In Chrysler's case, the logic is simple: Chrysler needs to discount its vehicles because it builds too many of them. The company overproduces because it has too many plants and too many workers. There are probably too many dealers as well, who insist on too many models to fill showroom floors, effectively competing with one another and driving prices down even more. The company's whole structure is bloated because it has been committed to outdated labor contracts, old factories, and dealer arrangements that are no longer efficient–just like Ford and General Motors.
All three Detroit automakers are getting smaller–but not fast enough. That's one big reason that Chrysler lost $1.5 billion last year and that Daimler shareholders want to get rid of the American division. In addition to Kerkorian, other possible buyers include two private-equity firms, Cerberus Capital and the Blackstone Group. A fair price is probably somewhere between $5 billion and $10 billion.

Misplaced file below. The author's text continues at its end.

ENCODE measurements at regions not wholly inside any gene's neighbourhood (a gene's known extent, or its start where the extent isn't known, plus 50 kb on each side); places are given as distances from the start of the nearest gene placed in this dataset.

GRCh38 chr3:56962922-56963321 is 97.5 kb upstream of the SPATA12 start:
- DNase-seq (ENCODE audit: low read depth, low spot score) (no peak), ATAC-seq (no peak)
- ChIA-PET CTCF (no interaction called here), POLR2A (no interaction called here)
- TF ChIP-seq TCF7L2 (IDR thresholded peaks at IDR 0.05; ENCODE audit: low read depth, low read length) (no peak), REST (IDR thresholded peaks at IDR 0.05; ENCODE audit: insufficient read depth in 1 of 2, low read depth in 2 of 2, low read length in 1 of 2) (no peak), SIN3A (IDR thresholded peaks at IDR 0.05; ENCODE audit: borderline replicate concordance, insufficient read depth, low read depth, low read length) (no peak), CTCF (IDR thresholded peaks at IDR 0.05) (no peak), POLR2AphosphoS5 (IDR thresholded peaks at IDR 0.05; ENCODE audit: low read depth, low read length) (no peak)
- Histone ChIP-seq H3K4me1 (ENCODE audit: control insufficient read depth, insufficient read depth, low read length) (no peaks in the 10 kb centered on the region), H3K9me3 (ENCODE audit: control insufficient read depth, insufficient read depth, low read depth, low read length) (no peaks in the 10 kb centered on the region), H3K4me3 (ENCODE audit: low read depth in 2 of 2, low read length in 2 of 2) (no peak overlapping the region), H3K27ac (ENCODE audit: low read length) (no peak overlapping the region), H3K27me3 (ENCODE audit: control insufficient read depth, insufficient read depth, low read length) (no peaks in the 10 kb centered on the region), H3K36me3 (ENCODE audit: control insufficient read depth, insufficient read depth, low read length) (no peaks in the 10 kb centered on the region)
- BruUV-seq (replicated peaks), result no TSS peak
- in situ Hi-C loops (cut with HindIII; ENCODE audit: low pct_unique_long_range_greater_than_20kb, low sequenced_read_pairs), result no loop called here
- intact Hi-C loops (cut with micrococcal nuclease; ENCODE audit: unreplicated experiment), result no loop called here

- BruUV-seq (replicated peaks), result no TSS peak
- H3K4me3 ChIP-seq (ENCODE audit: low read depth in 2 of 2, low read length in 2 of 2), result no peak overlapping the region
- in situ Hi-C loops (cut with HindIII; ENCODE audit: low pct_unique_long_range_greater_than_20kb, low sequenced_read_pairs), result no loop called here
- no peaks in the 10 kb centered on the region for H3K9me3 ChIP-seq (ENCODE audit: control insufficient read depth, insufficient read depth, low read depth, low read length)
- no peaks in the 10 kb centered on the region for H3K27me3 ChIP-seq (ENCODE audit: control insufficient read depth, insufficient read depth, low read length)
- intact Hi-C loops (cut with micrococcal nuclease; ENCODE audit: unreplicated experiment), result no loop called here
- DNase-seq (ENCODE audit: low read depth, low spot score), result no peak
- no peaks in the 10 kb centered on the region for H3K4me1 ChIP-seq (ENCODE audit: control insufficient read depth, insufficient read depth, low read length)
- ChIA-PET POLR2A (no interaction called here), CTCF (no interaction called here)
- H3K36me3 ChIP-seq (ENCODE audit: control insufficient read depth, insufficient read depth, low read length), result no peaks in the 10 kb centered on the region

Private-equity firms are often considered the vultures of capitalism, because of their reputation for financing the purchase of a company by taking on debt, selling off prized assets to pay it down, and consolidating the rest into a rump company. That could happen with Chrysler. The Jeep brand is strong, for example, with room to grow overseas and could probably be sold for a nice piece of change.